Jindal took a poke at Republican presidential nominee Mitt Romney, telling the audience that Romney had warned him that "47 percent of you can't take a joke." Referring to his own prospects for a presidential run, Jindal asked, "What chance does a skinny guy with a dark complexion have of being elected president?"
Political disputes and feuds between politicians and the news media provided plenty of fodder for jokes and Gridiron parodies. There was Obama's sometimes frosty relationship with the news media, the internal struggles roiling the Republican Party, and journalist Bob Woodward's dustup with White House economic adviser Gene Sperling. He advised Woodward in an email that the veteran Watergate reporter would regret his reporting about the forced spending cuts called a sequester.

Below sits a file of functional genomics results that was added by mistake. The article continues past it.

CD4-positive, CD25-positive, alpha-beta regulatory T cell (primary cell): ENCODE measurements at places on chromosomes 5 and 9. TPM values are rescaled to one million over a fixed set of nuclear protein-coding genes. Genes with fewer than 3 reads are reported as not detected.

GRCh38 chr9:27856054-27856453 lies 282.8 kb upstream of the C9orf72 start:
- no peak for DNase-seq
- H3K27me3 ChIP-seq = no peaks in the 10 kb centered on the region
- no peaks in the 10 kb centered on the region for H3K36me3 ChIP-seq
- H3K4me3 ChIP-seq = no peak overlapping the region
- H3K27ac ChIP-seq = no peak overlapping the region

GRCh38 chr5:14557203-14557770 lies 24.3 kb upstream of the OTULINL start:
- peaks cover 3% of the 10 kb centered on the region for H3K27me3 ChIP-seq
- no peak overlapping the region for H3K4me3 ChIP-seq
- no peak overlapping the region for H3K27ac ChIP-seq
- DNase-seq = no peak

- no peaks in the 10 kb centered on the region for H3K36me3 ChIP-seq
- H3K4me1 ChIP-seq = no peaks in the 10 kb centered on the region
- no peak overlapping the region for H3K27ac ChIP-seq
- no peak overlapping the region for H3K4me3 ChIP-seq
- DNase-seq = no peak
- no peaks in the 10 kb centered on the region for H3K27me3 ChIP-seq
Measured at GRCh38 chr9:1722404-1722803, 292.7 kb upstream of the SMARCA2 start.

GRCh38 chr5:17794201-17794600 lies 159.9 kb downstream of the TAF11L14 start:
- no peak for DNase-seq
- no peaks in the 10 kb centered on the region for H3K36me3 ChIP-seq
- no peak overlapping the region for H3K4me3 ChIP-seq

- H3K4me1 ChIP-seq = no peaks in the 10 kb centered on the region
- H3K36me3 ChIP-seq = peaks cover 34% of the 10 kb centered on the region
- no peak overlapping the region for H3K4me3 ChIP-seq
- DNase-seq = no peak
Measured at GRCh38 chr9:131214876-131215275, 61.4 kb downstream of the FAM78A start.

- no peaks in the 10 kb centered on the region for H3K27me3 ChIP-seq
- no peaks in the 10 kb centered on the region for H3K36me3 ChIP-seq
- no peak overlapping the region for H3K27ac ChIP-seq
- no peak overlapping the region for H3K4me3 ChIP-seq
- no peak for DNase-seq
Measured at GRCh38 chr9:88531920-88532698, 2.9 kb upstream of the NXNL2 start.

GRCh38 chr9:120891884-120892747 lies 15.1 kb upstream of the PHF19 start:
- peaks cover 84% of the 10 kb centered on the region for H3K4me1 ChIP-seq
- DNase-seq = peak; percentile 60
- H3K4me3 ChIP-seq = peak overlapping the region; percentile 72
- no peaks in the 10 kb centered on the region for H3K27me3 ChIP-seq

In prepared remarks to welcome the 650 people attending the dinner, Gridiron President Charles J. Lewis of Hearst Newspapers noted that the organization had promised to keep the evening short, "especially because Gene Sperling said that a late night is something we'd all regret."
With a nod to print reporters' complaints about dealing with the Obama administration, Lewis said he thought he had overhead Obama remark on the way to the dinner: "So many newspaper reporters. So many interviews to turn down."